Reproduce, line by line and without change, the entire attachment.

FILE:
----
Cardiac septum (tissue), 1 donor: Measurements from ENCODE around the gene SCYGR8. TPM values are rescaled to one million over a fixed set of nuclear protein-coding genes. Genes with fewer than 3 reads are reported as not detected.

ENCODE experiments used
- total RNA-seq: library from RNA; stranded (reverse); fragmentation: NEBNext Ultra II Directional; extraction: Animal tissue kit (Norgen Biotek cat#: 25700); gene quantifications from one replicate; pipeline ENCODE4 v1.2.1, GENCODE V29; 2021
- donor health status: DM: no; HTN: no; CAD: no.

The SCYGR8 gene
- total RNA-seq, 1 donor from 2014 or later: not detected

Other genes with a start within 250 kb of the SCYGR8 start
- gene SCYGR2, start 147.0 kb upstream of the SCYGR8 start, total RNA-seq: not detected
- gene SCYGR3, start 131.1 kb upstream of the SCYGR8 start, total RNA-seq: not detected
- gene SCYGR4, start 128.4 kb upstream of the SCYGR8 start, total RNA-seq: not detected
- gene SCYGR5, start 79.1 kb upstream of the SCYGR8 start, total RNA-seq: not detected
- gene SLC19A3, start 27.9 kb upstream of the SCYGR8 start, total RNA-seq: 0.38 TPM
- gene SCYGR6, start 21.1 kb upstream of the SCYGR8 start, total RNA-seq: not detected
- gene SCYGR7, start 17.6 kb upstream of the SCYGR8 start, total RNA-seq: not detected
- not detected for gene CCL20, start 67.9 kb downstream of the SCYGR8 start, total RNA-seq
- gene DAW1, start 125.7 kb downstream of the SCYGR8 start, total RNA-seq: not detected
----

Cardiac septum (tissue), 1 donor: Measurements from ENCODE around the gene SCYGR8. TPM values are rescaled to one million over a fixed set of nuclear protein-coding genes. Genes with fewer than 3 reads are reported as not detected.

ENCODE experiments used
- total RNA-seq: library from RNA; stranded (reverse); fragmentation: NEBNext Ultra II Directional; extraction: Animal tissue kit (Norgen Biotek cat#: 25700); gene quantifications from one replicate; pipeline ENCODE4 v1.2.1, GENCODE V29; 2021
- donor health status: DM: no; HTN: no; CAD: no.

The SCYGR8 gene
- total RNA-seq, 1 donor from 2014 or later: not detected

Other genes with a start within 250 kb of the SCYGR8 start
- gene SCYGR2, start 147.0 kb upstream of the SCYGR8 start, total RNA-seq: not detected
- gene SCYGR3, start 131.1 kb upstream of the SCYGR8 start, total RNA-seq: not detected
- gene SCYGR4, start 128.4 kb upstream of the SCYGR8 start, total RNA-seq: not detected
- gene SCYGR5, start 79.1 kb upstream of the SCYGR8 start, total RNA-seq: not detected
- gene SLC19A3, start 27.9 kb upstream of the SCYGR8 start, total RNA-seq: 0.38 TPM
- gene SCYGR6, start 21.1 kb upstream of the SCYGR8 start, total RNA-seq: not detected
- gene SCYGR7, start 17.6 kb upstream of the SCYGR8 start, total RNA-seq: not detected
- not detected for gene CCL20, start 67.9 kb downstream of the SCYGR8 start, total RNA-seq
- gene DAW1, start 125.7 kb downstream of the SCYGR8 start, total RNA-seq: not detected